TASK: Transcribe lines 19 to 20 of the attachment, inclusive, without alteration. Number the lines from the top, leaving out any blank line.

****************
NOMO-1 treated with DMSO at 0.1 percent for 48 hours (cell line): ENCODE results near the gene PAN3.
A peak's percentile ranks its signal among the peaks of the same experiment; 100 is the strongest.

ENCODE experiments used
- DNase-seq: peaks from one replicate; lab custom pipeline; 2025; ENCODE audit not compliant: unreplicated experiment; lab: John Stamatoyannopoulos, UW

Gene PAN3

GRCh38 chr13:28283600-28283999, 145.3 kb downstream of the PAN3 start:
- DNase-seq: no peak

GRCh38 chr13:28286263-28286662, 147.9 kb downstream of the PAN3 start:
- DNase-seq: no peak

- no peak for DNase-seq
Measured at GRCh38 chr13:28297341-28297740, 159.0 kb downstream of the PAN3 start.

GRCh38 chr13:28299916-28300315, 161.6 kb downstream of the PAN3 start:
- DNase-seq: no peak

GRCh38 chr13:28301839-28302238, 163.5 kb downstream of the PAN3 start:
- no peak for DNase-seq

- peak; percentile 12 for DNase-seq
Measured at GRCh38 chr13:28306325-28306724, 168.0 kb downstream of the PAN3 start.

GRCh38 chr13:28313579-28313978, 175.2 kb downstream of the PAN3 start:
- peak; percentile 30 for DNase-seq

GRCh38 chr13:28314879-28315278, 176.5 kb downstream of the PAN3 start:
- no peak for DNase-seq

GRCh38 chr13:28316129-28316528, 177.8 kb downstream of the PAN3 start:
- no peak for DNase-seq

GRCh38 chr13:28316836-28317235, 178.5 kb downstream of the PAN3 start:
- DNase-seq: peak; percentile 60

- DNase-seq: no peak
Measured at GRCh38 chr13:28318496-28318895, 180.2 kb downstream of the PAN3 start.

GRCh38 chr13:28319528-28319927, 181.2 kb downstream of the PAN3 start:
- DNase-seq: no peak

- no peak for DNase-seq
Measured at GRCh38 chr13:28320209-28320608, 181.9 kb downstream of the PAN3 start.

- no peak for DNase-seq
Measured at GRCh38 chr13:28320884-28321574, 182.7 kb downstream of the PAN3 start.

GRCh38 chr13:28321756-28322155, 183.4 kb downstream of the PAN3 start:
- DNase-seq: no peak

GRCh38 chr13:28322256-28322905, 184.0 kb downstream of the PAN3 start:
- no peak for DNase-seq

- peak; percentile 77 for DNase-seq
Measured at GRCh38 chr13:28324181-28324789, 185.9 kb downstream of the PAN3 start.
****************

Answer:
- peak; percentile 30 for DNase-seq

GRCh38 chr13:28314879-28315278, 176.5 kb downstream of the PAN3 start: